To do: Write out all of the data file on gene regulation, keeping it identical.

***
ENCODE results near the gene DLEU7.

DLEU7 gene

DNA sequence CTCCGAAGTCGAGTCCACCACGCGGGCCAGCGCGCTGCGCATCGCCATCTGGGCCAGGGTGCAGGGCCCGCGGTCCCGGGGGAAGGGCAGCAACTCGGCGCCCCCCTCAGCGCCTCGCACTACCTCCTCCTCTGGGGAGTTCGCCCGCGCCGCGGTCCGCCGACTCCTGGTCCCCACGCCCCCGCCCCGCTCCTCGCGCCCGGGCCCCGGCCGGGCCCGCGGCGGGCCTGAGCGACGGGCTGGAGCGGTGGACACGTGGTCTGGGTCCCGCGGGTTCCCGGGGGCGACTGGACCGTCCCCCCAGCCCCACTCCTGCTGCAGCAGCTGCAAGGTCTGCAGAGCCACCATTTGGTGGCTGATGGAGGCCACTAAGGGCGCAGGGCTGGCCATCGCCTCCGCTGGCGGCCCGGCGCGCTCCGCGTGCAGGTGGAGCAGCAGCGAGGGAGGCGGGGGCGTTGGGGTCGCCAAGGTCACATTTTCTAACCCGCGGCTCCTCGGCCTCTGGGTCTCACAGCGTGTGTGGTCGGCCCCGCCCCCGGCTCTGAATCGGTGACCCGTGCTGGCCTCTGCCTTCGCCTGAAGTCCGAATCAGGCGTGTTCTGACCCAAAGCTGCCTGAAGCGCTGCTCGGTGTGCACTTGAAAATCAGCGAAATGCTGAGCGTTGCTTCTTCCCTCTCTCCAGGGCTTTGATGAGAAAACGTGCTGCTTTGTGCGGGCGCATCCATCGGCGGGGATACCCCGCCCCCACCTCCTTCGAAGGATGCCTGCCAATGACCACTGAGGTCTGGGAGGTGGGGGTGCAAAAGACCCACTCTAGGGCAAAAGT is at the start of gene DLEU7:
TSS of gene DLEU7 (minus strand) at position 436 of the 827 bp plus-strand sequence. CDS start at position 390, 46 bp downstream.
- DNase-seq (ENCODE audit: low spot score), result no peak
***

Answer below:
ENCODE results near the gene DLEU7.

DLEU7 gene

DNA sequence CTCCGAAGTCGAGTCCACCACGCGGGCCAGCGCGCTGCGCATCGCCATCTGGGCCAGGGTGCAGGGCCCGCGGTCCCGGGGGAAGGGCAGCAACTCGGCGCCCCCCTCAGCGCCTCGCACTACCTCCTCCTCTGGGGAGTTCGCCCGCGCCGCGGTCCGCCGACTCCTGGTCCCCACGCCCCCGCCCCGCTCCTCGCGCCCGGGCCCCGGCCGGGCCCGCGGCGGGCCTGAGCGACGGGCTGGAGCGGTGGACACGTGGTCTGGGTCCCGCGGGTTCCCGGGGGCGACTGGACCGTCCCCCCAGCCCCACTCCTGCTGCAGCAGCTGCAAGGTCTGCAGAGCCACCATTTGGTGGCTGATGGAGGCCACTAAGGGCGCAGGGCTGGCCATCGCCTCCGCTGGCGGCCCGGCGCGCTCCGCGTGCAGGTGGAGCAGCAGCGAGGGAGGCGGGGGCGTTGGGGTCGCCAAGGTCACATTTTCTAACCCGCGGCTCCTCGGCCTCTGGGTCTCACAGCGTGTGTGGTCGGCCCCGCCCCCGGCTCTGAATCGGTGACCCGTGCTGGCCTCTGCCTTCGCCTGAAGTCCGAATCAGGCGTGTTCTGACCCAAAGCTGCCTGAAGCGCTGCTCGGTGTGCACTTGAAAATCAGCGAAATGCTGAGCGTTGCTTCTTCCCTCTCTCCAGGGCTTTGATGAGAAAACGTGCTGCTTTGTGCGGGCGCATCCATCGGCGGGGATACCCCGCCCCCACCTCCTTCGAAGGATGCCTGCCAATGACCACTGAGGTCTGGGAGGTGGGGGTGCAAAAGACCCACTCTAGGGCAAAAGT is at the start of gene DLEU7:
TSS of gene DLEU7 (minus strand) at position 436 of the 827 bp plus-strand sequence. CDS start at position 390, 46 bp downstream.
- DNase-seq (ENCODE audit: low spot score), result no peak